Over the past year or so the financial planning industry has been positioning for significant reform and regulation around fees for financial advice, and Fin24 recently published an article on the Retail Distribution Review (RDR).
The first phase of RDR is expected to bring South Africa a step closer to making direct payment for financial advice a greater reality; creating a new financial advice scenario. And this stage is due to be implemented later this year.
RDR will, among other things, bring an end to commission earned by financial advisors on lump sum investments. It forms part of the Financial Services Board’s (FSB) framework that seeks to ensure fair outcomes to customers and tries to minimise potential conflicts between the interests of customers, product providers and advisors.
Essentially, fees will be charged for advice given in lieu of commission, which will be falling away. Since there is a current perception that financial advice is offered for free, RDR will require a new way of thinking.
Whilst the exact models for charging fees will vary, here are some perspectives on how it might look.
The RDR framework could include hourly-rate billing for the cost of financial advice given, just as a consultation with most other professionals would be charged. It could also take the form of a per-use billing structure, which is effectively a transactional cost for services. And then, in relation to investments, billing could be a fee that is linked as a percentage to the size of the investment.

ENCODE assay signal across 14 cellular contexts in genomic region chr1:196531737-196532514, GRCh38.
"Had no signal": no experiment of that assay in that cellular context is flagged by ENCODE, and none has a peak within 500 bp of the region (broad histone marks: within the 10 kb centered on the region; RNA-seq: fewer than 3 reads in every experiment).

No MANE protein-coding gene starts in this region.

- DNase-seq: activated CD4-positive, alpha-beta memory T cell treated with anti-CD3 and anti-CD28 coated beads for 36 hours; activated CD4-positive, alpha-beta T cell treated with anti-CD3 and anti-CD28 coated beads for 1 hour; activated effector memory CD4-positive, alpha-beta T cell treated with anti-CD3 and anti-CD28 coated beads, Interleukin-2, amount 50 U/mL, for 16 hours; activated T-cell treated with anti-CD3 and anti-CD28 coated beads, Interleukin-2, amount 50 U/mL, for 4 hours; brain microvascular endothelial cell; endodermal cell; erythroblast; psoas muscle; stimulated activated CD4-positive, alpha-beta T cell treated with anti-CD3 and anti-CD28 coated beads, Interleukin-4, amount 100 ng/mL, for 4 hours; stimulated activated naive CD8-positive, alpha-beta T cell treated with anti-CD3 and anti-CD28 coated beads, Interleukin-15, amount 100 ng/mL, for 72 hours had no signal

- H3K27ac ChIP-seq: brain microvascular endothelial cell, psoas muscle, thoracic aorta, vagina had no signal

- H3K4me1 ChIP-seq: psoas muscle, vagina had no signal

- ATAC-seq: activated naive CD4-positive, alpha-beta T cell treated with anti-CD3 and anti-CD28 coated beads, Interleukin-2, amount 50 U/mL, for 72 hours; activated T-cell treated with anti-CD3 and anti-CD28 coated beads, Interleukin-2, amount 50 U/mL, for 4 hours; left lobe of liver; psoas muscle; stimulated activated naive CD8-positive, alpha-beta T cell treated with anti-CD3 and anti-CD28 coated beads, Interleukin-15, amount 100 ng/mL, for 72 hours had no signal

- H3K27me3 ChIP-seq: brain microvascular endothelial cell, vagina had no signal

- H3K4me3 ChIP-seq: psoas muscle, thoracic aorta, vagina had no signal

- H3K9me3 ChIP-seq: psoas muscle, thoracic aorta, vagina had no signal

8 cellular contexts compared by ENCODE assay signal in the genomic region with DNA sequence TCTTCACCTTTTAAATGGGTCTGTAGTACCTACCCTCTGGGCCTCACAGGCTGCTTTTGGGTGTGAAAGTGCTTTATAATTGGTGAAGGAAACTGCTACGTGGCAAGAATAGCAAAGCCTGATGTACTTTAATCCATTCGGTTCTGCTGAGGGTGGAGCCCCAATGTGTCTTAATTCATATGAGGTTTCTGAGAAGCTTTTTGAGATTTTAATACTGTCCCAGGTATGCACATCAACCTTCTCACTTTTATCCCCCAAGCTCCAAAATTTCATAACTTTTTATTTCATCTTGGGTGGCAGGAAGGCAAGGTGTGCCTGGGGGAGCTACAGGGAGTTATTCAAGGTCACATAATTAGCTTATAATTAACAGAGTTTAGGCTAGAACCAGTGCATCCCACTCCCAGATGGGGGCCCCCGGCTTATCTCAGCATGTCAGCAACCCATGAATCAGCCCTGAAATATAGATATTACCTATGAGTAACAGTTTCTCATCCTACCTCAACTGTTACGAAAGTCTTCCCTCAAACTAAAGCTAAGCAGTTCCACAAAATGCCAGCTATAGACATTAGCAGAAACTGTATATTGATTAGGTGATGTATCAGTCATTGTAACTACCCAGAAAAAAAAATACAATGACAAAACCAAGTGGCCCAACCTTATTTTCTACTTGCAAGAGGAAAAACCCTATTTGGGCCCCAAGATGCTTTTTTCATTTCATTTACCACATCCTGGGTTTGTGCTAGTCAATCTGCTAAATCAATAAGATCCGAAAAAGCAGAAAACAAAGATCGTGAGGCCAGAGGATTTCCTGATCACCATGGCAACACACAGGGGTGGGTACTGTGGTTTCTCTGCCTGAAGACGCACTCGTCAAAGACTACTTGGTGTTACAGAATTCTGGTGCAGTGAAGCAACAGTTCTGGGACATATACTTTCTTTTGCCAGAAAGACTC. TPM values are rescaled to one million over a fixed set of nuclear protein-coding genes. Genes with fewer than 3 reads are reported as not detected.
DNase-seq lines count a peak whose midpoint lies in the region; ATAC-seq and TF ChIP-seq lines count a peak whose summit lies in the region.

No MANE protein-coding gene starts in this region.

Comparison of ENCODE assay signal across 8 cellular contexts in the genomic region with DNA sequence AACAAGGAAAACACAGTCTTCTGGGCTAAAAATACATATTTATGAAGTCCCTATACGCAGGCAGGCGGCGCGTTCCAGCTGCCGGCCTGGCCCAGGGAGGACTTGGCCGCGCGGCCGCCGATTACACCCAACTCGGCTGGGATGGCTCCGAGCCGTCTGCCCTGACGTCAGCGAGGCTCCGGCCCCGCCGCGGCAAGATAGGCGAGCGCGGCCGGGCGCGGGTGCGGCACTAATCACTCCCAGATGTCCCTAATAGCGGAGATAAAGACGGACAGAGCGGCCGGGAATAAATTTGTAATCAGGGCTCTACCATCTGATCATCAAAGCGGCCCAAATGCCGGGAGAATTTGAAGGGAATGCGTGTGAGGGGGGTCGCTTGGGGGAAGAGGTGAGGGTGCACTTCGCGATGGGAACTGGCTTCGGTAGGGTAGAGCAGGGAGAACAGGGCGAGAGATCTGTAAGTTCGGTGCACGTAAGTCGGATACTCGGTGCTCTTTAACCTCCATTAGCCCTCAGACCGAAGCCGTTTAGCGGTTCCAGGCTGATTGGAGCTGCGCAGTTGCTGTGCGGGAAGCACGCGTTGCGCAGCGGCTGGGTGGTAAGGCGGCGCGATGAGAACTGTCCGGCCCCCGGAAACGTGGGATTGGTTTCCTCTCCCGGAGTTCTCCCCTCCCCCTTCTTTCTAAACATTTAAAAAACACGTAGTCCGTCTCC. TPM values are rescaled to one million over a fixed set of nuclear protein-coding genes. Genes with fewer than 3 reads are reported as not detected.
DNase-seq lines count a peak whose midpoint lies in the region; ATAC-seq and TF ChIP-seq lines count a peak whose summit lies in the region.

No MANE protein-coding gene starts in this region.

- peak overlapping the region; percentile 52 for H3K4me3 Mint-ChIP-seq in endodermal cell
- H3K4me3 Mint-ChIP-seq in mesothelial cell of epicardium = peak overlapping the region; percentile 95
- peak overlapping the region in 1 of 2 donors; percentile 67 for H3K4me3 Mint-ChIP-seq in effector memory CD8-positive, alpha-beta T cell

Another significant paradigm shift, and a very encouraging one at that, is that the focus will be on the financial advice offered, and the ongoing value of having a trusted, knowledgeable, skilled and experienced financial advisor. This separates the value of the advisor, from the value of the product, which could bring more clarity to the final decision making process.
Charging fees for financial advice will also reinforce the value of a relationship that is built on mutual trust and respect in the advisor-client relationship. As the implementation draws closer, it is important for all of us to prepare for financial advice fees.